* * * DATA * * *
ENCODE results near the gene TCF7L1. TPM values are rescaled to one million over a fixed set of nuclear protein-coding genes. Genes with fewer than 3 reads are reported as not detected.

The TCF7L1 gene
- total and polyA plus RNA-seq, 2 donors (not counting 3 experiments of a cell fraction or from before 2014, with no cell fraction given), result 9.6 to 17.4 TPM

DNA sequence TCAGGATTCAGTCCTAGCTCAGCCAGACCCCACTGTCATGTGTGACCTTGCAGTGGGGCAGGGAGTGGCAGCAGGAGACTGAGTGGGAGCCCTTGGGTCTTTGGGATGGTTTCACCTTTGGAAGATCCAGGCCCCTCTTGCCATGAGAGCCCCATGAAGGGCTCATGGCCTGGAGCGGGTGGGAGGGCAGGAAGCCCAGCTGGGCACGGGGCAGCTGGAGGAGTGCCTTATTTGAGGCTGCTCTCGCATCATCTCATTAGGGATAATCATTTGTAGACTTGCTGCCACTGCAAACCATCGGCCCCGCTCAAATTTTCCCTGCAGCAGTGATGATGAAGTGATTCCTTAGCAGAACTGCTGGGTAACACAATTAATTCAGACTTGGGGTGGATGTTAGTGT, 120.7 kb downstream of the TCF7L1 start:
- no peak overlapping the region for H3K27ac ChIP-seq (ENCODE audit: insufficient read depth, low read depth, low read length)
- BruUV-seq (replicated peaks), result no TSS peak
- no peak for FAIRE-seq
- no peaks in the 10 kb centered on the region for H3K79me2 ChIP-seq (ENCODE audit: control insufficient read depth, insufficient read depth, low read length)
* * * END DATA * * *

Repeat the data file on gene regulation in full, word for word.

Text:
ENCODE results near the gene TCF7L1. TPM values are rescaled to one million over a fixed set of nuclear protein-coding genes. Genes with fewer than 3 reads are reported as not detected.

The TCF7L1 gene
- total and polyA plus RNA-seq, 2 donors (not counting 3 experiments of a cell fraction or from before 2014, with no cell fraction given), result 9.6 to 17.4 TPM

DNA sequence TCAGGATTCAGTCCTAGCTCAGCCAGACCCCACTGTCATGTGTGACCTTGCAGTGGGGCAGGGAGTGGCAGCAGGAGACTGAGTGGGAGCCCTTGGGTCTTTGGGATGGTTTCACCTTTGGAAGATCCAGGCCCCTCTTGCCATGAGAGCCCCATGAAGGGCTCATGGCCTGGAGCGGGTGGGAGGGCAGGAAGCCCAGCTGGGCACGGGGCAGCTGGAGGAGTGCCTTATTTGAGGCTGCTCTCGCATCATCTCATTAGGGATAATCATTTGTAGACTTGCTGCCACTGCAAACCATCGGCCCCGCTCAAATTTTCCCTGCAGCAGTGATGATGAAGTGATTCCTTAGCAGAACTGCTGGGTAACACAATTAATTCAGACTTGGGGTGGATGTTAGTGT, 120.7 kb downstream of the TCF7L1 start:
- no peak overlapping the region for H3K27ac ChIP-seq (ENCODE audit: insufficient read depth, low read depth, low read length)
- BruUV-seq (replicated peaks), result no TSS peak
- no peak for FAIRE-seq
- no peaks in the 10 kb centered on the region for H3K79me2 ChIP-seq (ENCODE audit: control insufficient read depth, insufficient read depth, low read length)